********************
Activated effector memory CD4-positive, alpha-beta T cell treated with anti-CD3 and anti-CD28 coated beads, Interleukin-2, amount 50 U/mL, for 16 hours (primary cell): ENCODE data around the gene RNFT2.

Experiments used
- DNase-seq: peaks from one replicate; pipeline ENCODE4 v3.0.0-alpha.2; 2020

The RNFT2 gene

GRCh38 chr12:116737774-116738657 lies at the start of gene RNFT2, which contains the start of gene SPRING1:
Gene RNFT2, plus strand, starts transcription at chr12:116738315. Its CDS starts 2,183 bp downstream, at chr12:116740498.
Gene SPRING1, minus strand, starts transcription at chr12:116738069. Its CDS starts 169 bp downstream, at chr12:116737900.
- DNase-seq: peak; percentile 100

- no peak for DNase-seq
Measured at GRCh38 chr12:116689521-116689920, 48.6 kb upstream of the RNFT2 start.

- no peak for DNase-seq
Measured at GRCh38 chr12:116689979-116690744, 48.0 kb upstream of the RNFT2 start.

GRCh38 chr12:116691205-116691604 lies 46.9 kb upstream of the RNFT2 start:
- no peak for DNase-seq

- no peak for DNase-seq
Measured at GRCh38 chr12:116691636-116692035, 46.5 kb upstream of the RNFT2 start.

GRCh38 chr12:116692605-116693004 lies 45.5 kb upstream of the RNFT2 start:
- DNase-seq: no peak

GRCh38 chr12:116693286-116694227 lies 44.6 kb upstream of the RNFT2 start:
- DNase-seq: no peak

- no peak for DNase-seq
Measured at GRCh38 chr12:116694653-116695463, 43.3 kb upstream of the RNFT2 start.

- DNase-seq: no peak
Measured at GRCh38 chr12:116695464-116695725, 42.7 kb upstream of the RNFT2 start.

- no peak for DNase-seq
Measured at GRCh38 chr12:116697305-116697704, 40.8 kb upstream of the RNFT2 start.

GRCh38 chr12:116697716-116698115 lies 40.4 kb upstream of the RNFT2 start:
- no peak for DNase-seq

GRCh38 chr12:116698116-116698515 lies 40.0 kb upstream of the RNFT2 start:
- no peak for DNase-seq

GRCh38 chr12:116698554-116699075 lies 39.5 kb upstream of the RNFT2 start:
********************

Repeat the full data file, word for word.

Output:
Activated effector memory CD4-positive, alpha-beta T cell treated with anti-CD3 and anti-CD28 coated beads, Interleukin-2, amount 50 U/mL, for 16 hours (primary cell): ENCODE data around the gene RNFT2.

Experiments used
- DNase-seq: peaks from one replicate; pipeline ENCODE4 v3.0.0-alpha.2; 2020

The RNFT2 gene

GRCh38 chr12:116737774-116738657 lies at the start of gene RNFT2, which contains the start of gene SPRING1:
Gene RNFT2, plus strand, starts transcription at chr12:116738315. Its CDS starts 2,183 bp downstream, at chr12:116740498.
Gene SPRING1, minus strand, starts transcription at chr12:116738069. Its CDS starts 169 bp downstream, at chr12:116737900.
- DNase-seq: peak; percentile 100

- no peak for DNase-seq
Measured at GRCh38 chr12:116689521-116689920, 48.6 kb upstream of the RNFT2 start.

- no peak for DNase-seq
Measured at GRCh38 chr12:116689979-116690744, 48.0 kb upstream of the RNFT2 start.

GRCh38 chr12:116691205-116691604 lies 46.9 kb upstream of the RNFT2 start:
- no peak for DNase-seq

- no peak for DNase-seq
Measured at GRCh38 chr12:116691636-116692035, 46.5 kb upstream of the RNFT2 start.

GRCh38 chr12:116692605-116693004 lies 45.5 kb upstream of the RNFT2 start:
- DNase-seq: no peak

GRCh38 chr12:116693286-116694227 lies 44.6 kb upstream of the RNFT2 start:
- DNase-seq: no peak

- no peak for DNase-seq
Measured at GRCh38 chr12:116694653-116695463, 43.3 kb upstream of the RNFT2 start.

- DNase-seq: no peak
Measured at GRCh38 chr12:116695464-116695725, 42.7 kb upstream of the RNFT2 start.

- no peak for DNase-seq
Measured at GRCh38 chr12:116697305-116697704, 40.8 kb upstream of the RNFT2 start.

GRCh38 chr12:116697716-116698115 lies 40.4 kb upstream of the RNFT2 start:
- no peak for DNase-seq

GRCh38 chr12:116698116-116698515 lies 40.0 kb upstream of the RNFT2 start:
- no peak for DNase-seq

GRCh38 chr12:116698554-116699075 lies 39.5 kb upstream of the RNFT2 start: